The big differences globally are not between countries anymore, but between villages and cities. To get a better picture of village life, I interviewed Koala, a young man who grew up in a town of 4,000 people in Burkina Faso in West Africa. Now he’s a graduate student in California. What he misses about the village is the social connections, unlike the individualism of the West. People have to be nice to each other because they need each other, helping each build houses, etc. If you visit a family while they’re eating, you share food. When you’re hungry, they’ll feed you. Elders are respected and cared for. With no police, people let elders know if someone does something wrong. People encourage each other and help solve problems. Some older people get a reputation for being wise and people go to them for counsel.
Alfred Koudougou, known as Koala, grew up in a Muslim family. His mother was the first wife, who acts like a mother to the younger second wife, who he refers to as his stepmother. His parents were very displeased when he converted to Christianity and stopped helping him pay for school, so he worked hard on his own.
Each adult in his family had their own hut, made of mud bricks crafted by young men for sale, with thatched roofs or an aluminum covering, often no windows, and mats to unroll for sleeping. Boys get their own hut after age eight or so, but girls stay with their mothers until marriage in the early 20s. A house must be rebuilt every six to 10 years, during the hot dry season. The bathroom is in the bush away from the village with leaves or bark instead of toilet paper. Water has to be carried from the distant well (1 to 3 miles depending on where you live) by women or families with more income pull it on a donkey cart. Some people have bicycles. Food is cooked outdoors in pots over a fire, so wood must be gathered.
All the food is grown during the three months of the rainy season, when everyone works hard by hand in the fields growing vegetables, legumes, and grains like millet. A few fortunate ones have oxen to pull plows, thanks to a program Koala started for his village. But the food doesn’t usually last through the dry season, so it’s common for adults to eat every four days, going hungry for three days. Food is set aside for the children, but only enough to eat once a day. Any surplus is sold at weekly markets and some buy food like dried fish and sell it at the market. When Koala was in the village, the young boys hunted for small rodents, birds, and lizards while the older boys hunted rabbits and bigger animals. Since then the government made hunting illegal to try to preserve the wild game.
Few can afford to send their children to school, although more girls are attending now that the government gives bags of rice to their families. Of the 53 students in Koala’s elementary school, nine made it to high school—and only one girl. Students have to pass a baccalaureate examination to go to college, and only two of his friends made it.
Initiation into adulthood by age and gender is done differently in various tribes. Some do male circumcision for teens, some in the early 20s, and some don’t do it. Some tribes remove a baby girl’s clitoris. The circumcised boys in his village are taken in a camp outside the village until the wound heals where elders teach the boys to be truthful, to be good providers for their future families, and not to commit adultery or try to date a girl who is promised to a particular man. Great value is placed on respecting elders, including a wife obeying her husband who is usually older.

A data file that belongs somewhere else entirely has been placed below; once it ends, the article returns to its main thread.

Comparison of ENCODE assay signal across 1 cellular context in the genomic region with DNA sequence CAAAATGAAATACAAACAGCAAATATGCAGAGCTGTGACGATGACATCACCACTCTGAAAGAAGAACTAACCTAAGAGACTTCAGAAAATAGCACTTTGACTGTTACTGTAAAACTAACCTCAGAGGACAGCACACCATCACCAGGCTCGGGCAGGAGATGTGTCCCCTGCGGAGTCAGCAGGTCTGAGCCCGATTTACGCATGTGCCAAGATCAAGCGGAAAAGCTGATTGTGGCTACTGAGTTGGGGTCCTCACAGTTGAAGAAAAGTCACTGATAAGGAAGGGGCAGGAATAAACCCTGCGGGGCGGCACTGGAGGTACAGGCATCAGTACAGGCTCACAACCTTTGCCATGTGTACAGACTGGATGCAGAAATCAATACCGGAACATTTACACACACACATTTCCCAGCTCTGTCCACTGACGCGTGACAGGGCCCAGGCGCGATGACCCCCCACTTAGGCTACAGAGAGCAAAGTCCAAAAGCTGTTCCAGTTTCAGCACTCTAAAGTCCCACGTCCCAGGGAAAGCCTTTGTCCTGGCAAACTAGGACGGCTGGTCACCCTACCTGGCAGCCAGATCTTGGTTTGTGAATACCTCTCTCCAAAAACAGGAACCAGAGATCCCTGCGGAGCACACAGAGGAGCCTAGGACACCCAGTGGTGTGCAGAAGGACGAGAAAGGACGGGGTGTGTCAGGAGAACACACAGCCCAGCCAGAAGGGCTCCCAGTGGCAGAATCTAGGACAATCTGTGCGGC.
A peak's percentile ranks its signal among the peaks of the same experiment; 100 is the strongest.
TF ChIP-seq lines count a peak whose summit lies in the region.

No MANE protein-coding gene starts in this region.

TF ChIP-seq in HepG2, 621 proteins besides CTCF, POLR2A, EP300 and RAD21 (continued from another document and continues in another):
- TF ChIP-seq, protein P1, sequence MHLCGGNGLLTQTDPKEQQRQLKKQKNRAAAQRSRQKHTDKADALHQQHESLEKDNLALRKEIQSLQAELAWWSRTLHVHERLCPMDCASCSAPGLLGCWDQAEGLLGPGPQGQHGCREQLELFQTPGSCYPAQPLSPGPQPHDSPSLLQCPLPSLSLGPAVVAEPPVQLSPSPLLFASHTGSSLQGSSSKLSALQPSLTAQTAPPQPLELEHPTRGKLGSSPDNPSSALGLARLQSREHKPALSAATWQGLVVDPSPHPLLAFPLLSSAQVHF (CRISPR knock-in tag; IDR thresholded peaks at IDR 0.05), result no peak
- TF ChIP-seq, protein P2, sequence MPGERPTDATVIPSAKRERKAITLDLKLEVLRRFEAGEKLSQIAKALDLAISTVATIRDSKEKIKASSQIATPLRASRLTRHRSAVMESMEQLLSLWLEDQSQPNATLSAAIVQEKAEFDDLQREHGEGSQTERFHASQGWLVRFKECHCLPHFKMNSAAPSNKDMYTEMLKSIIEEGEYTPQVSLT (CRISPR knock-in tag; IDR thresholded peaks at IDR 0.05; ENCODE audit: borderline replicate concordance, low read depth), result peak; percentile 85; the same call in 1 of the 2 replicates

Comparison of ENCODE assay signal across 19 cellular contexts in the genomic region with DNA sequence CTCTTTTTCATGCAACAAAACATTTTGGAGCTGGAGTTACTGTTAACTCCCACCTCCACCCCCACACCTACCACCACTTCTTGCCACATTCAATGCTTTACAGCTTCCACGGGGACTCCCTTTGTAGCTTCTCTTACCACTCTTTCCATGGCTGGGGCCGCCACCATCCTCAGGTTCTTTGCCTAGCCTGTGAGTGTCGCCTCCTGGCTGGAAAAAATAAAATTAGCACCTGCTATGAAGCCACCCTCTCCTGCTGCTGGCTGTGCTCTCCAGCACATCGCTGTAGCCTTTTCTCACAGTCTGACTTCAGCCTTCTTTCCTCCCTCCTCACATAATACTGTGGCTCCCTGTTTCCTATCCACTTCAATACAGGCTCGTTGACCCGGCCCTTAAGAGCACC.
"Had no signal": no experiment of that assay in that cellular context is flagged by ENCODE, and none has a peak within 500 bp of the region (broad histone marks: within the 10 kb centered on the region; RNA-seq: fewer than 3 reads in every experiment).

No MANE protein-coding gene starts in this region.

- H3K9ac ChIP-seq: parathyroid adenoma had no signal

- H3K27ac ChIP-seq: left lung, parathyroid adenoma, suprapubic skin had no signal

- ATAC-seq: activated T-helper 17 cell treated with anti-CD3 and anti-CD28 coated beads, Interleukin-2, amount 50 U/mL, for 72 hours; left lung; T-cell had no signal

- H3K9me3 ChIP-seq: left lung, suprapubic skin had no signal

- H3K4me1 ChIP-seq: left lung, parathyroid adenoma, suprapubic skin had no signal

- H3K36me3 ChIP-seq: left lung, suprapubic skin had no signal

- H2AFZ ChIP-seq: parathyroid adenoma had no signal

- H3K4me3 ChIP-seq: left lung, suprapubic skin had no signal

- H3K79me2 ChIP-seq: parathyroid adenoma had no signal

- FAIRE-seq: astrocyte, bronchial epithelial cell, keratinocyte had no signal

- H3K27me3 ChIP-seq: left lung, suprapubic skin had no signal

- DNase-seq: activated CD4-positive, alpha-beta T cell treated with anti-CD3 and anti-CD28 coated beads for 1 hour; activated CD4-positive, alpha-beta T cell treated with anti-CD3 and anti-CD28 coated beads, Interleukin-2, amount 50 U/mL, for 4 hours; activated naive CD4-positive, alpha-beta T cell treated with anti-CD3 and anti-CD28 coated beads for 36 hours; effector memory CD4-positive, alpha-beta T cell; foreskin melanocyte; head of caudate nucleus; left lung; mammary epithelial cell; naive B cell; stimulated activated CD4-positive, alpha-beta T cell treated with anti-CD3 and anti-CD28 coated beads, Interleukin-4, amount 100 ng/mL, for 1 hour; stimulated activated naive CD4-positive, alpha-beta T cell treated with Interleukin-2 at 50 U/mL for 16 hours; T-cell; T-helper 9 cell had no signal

Wives accrue honor for being obedient wives. As more women help with earning money, they are more likely to share in decisions and husbands are less likely to beat a wife who makes a mistake. The first son of the previous chief inherits village chiefs; they’re always male because women don’t fight in wars. Each section of the village has a chief and the person at the top of the tribe is called a king.
In addition to Muslim or Christian influences, his village also reveres ancestors who are called on to intercede with God and sprits he called demons. Idols represent the god of the village or forces of nature. Animal sacrifices are made to the idols under the direction of witch doctors. Koala went to rituals with his father, both a Muslim and a witch doctor, where demons were called on from the air for help. He heard them speak on their own, not channeled by one of the men, providing instructions.
For entertainment in the dry season when less farming work is required, people gather under a tree and listen to elders tell stories about their lives, history of slavery, and ancestors. Some people have battery-powered radios. People also have dancing parties with drumming and singing. Sometimes they play western music, like reggae, powered by a generator. These parties provide a meeting place for young people, so arranged marriages are decreasing in frequency. About once a month, young people collect money and rent a video and video player from the city powered by a battery. Some villagers don’t understand the films aren’t real; they feel people are really dying and feel sad when cars crash. The skimpy clothes and pants worn in the movies disturb the women, feeling showing all that skin and shape of the legs dishonors women. They see paved roads but know they can’t afford them. Koala doesn’t think there’s a problem with wanting what they see in the movies. Although buses go to the city, most don’t go because they don’t have the money and enjoy their interactions with each other in the village.